Their opponents complain that, “Daesh terrorist gangs continue to defy the will of the world and the feelings of humanity.” I am quoting Iraq’s minister of tourism, who uses the Arabic acronym for the group that has apparently bulldozed the archaeological remains of Nimrud, on top of its other accomplishments. I’m sure the presidents of the United States and France, the prime ministers of England, Italy, and Japan, the chancellor of Germany and many other world leaders would agree with this sentiment. And let me add that these gangs have hurt my feelings, too.


When I was rather younger, I awoke one morning to hear birdsong: city sparrows, singing in the ivy outside my window. This window faced east, and the dawn was coming in, “with little feet, like a gilded Pavlova.” If memory serves, I was also curled up with a beautiful Jewish ballerina, penniless but quick in the belief that we would live happily ever after — thus completing the translation of a poem by Ezra Pound, life imitating art:

Come, let us pity those who are better off than we are.
Come, my friend, and remember
That the rich have butlers and no friends,
And we have friends and no butlers.
Come, let us pity the married and the unmarried.

Life is short, or long, depending on one’s choice of timer. We were all young once, and some of us more foolish than others. I think back on my Ophelia, from forty years ago, fallen into the waters of time; loved, and quite lost. …

My thought on that morning had been: time itself must be immortal. Though not, then, in any way a Christian, let alone the fierce crazy Roman I’ve become, I was nevertheless in the habit of entertaining theological speculations. I became convinced the very moment I experienced was perfectly immortal; that it would be preserved whole in the memory of God through all ages; or perhaps even in my memory, after my own death.


The history of Nimrud on the Tigris, as we knew it from dry bones — the biblical Kalakh; the Levekh of the cuneiform inscriptions; the city of the Great Ziggurat, once capital to the prodigious Assyrian empire; the site near the little Christian village of Noomanea, where Sir Austen Henry Layard once turned his spade — can make a very grand topic. What it looks like now, we can only check from satellite photographs.

Happily the late Polish archaeologist, Janusz Meuszynski, systematically recorded on slides every fragment from the site that remained at location, back in the 1970s. From that, what the Jihadis have destroyed can still be “virtually” recreated. The inscriptions that provide such extraordinary historical detail, from the reigns of kings dead through thirty centuries, were also, long before, carefully transcribed by the learned Christian Orientalists. All this, too, will be lost in due course, from one cause or another; but meanwhile let us take such cold comfort, as may still be in the taps.

The Black Obelisk of Shalmaneser III — thank God, removed to the British Museum more than a century ago — was found at Nimrud. It depicts, among foreign tributaries, Jehu, the ancient King of Israel, and is thus a direct transcription onto dated Assyrian limestone of what is also reported in our Bible. That was 841 BC: one of innumerable physical proofs of the historical veracity of what our children are taught to sneer at as “fairy tales,” in today’s jackboot-secular schools.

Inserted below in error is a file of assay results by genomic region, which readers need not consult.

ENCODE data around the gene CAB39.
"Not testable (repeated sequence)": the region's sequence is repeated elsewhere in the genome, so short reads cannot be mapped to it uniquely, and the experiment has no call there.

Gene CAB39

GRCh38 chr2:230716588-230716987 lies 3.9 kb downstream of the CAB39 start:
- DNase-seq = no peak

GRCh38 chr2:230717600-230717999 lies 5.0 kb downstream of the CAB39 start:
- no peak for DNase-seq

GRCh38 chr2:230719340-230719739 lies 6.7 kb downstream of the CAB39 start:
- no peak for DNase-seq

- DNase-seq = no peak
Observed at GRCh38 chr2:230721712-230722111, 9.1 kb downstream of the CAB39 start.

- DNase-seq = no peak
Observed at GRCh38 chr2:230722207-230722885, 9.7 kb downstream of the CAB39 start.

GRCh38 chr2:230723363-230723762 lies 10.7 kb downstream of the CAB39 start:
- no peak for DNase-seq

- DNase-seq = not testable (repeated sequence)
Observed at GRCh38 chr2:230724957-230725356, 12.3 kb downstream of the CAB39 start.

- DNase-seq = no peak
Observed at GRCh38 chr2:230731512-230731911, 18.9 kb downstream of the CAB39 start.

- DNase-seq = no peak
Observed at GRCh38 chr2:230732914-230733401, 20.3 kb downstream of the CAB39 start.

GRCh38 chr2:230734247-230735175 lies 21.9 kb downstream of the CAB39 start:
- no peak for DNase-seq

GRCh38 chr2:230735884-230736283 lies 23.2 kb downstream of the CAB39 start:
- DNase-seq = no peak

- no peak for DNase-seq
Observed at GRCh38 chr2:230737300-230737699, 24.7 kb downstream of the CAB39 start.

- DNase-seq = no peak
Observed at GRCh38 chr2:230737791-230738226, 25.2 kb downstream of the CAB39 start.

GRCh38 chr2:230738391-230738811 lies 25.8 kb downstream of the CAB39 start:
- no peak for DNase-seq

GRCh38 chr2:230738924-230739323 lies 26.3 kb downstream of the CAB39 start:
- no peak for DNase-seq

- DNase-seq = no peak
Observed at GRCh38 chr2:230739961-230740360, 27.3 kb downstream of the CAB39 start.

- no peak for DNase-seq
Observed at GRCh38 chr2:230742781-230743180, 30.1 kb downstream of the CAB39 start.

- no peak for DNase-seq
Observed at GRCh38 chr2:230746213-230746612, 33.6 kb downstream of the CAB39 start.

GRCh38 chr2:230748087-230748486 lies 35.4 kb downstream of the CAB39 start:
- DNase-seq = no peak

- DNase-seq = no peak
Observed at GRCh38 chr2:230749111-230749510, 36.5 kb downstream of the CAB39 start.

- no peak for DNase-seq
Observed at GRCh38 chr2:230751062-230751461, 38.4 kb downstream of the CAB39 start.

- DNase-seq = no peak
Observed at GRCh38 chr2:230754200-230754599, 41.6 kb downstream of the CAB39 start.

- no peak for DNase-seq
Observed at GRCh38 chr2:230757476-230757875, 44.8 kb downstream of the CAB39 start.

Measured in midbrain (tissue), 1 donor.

For more than a generation, now, the barbaric savages who teach in our post-Christian universities have been filling their heads with e.g. the malicious lies of the late Edward Said. They are drilled by these Pavlovs to drool, promptly, upon hearing the word “Orientalism,” and then woof, yap, and bay at “Western Imperialism,” like little attack poodles. This also hurts my feelings.

The bas-reliefs, the ivories, the sculptures — the colossal, winged, man-headed lions that once guarded palace entrances and were found in such a wonderful state of preservation — are, so far as they remained on site, or were retained in the Mosul Museum, now being smashed to bits on camera; or ground to gravel by heavy machinery beyond the local competence to manufacture or design. The “irony” here is that much of this sophisticated equipment, and probably even the mallets, were paid for by the profits from other archaeological objects which these Muslim fanatics, and their “moderate” enablers, have been selling in the international black market for art and antiquities.

Indeed: these videos of gratuitous destruction, which our media so generously promote, are probably designed to drive the prices up on the gems they have for sale; as, too, the beheading videos are intended to increase prices, and guarantee payment, on the heads of such other hostages as they may capture, from time to time. (I have noticed that many of the objects we see being smashed are actually plaster copies, of originals exported in the good old days. One must be familiar with practices in the bazaars of the Middle East to follow the many angles, in a culture that exalts low cunning.)

Mostly the Jihadis purchase weapons with this money, which they use to kill Christians and other “infidels.” This provides a nice moral illustration of a circumstance in which it would be wrong to pay for the goods offered, and right to take them by violent force.


But set all this “punditry” aside. What strikes me now is the thought of ancient Nimrud, in the days when living men and women filled its streets, rulers ruled, but also children played, and lovers retired to their bowers. And there were birds, then, and vines I should think, and even east-facing windows.